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The Daily Wildcat

The Daily Wildcat

COMIC: Rat’s Nest #3
Olivia MoreyFebruary 28, 2024
 

    UA Minute in History: Steward Observatory

    How did a scientist, the University of Arizonas first student and a wealthy widow help make the UA a top name in astronomy?  Find the answers with Investigative Editor Jamie Verwys in this UA Minute in History.

Video by Marissa Heffernan

Photo Credit: UA Special Collections
    How did a scientist, the University of Arizona’s first student and a wealthy widow help make the UA a top name in astronomy? Find the answers with Investigative Editor Jamie Verwys in this UA Minute in History. Video by Marissa Heffernan Photo Credit: UA Special Collections

    The University of Arizona has a legacy in astronomy that’s a century old. Steward Observatory has put the UA on the map for its contributions to space science and for creating the world’s largest telescope mirrors. So, how did a  scientist, wealthy widow and the UA’s first big grant set the college on a path to the stars? 

    Find out with me, Jamie Verwys with the Arizona Daily Wildcat, in your UA minute in history. 

    Andrew Douglass was determined to bring an observatory to the UA campus. The scientist became a professor at the college in 1906, after helping to create the Lowell Observatory in Flagstaff. He had been let go from his first job after questioning his boss’s understanding of telescopes and his odd theories about Mars.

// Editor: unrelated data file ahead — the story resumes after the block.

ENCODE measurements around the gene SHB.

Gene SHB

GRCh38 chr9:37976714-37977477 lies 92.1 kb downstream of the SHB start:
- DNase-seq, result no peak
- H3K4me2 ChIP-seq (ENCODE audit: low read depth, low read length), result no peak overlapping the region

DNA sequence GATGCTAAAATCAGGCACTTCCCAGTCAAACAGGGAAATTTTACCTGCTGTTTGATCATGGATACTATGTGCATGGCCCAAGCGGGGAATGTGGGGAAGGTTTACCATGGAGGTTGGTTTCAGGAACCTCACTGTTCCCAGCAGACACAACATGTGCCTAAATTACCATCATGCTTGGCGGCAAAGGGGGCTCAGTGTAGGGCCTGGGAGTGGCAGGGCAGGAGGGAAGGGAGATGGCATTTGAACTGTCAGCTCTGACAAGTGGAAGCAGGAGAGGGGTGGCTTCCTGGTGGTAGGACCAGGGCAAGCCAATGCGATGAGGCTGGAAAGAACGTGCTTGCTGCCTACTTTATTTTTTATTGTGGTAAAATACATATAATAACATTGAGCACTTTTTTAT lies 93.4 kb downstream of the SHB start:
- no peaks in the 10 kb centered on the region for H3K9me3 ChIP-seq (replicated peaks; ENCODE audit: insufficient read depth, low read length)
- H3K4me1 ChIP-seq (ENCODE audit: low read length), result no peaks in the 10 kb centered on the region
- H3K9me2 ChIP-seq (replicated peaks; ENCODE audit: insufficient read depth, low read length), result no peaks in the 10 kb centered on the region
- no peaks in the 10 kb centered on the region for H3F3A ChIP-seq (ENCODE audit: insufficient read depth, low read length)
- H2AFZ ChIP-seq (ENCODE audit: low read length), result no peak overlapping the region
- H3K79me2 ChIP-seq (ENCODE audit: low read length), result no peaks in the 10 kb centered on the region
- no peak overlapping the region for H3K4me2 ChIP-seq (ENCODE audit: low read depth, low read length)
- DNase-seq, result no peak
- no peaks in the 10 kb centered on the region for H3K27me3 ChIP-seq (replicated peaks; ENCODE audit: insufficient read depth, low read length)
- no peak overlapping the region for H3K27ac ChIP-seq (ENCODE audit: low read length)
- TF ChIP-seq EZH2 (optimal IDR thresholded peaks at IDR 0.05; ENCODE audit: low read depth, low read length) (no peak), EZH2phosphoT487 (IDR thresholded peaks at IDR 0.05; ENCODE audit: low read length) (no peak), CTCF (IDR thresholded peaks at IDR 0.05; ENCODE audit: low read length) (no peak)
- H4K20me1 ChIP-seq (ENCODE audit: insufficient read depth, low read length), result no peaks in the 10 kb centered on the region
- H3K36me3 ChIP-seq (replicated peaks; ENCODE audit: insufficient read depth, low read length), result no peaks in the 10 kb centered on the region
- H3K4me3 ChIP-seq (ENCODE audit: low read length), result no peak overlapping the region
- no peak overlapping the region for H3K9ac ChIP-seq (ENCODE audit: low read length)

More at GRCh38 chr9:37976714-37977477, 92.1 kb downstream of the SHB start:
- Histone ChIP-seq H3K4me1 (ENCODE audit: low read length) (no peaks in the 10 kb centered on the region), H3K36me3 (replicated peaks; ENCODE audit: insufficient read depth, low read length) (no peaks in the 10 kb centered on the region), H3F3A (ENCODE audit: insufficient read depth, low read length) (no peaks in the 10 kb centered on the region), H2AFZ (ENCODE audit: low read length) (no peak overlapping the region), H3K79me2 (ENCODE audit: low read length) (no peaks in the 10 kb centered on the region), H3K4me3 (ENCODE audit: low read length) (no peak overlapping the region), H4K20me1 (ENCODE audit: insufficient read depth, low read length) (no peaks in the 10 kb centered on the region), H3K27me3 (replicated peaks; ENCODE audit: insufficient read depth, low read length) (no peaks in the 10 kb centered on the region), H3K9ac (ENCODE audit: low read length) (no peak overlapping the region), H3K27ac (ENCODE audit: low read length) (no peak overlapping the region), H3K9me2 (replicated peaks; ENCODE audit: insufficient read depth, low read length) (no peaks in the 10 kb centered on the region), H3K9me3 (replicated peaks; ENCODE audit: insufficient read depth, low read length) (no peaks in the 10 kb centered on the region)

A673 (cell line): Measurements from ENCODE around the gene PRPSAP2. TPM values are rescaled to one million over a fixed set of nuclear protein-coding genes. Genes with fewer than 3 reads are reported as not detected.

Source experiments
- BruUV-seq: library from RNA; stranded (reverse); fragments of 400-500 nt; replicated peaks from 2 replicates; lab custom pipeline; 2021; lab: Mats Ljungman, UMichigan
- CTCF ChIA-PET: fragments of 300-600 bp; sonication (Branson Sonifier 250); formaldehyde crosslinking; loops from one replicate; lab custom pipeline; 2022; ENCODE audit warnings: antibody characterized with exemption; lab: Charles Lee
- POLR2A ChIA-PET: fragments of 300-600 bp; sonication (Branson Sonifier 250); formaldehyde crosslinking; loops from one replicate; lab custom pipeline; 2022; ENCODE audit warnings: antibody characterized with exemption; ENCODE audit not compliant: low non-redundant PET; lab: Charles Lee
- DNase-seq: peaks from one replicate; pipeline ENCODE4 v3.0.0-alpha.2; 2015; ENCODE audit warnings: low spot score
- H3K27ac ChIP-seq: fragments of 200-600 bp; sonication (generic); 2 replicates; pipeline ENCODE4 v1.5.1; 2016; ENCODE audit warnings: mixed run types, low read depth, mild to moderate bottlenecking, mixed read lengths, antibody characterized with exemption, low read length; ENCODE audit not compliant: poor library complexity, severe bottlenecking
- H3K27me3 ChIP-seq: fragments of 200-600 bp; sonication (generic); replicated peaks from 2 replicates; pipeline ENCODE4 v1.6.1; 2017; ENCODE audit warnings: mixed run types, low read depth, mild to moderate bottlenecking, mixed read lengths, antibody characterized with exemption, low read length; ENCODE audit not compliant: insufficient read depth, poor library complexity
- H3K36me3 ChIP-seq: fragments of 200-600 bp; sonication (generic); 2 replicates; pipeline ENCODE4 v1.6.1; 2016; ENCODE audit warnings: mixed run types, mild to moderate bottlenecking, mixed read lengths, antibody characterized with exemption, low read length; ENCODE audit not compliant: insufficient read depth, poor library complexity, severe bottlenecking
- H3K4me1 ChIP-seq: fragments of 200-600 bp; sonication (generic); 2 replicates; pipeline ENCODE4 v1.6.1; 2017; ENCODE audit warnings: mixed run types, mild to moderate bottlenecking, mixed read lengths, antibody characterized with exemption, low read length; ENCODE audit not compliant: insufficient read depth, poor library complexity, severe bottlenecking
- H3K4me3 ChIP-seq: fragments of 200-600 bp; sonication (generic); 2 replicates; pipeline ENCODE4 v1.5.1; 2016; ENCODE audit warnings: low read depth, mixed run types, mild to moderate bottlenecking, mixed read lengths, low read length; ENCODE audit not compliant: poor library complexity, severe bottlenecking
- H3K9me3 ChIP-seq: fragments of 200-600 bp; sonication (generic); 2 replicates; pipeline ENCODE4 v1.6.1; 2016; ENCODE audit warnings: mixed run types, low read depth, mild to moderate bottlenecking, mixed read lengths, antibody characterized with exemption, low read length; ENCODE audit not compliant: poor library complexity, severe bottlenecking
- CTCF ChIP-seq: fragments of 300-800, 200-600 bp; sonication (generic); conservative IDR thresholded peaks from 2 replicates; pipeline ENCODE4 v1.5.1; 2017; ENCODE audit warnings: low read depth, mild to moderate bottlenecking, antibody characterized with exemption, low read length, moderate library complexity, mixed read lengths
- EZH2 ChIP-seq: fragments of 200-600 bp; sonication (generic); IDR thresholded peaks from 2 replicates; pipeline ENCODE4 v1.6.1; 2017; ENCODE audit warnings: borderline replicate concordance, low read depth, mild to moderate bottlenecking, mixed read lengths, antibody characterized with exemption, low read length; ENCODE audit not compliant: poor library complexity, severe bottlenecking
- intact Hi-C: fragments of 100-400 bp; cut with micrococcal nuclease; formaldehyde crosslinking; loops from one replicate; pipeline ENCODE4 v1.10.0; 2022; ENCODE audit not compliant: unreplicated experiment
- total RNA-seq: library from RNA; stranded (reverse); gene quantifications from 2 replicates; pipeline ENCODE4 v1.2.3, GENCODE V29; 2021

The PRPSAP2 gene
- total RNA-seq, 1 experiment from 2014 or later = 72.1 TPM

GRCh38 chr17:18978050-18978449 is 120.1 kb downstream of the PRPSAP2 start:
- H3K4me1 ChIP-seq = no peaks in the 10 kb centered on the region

Douglass lobbied the state government to fund an observatory, but the government rarely gave money for research at the time.The funds would have to come from somewhere else. 

    Clara Fish Roberts, the first student to enroll at the UA, heard about the project and contacted Lavinia Steward, a wealthy widow of the Quaker Oats fortune, who was looking to make a donation to the school in honor of her late husband. A fan of astronomy, with a telescope of her own, Steward gave the UA its first large grant of $60,000 to build the observatory behind me today. 

    Though the construction was stalled by World War One, Steward Observatory was officially dedicated on April 23, 1923. Steward would never see the observatory she funded, passing away in 1917.


    Follow Jamie Verwys on Twitter


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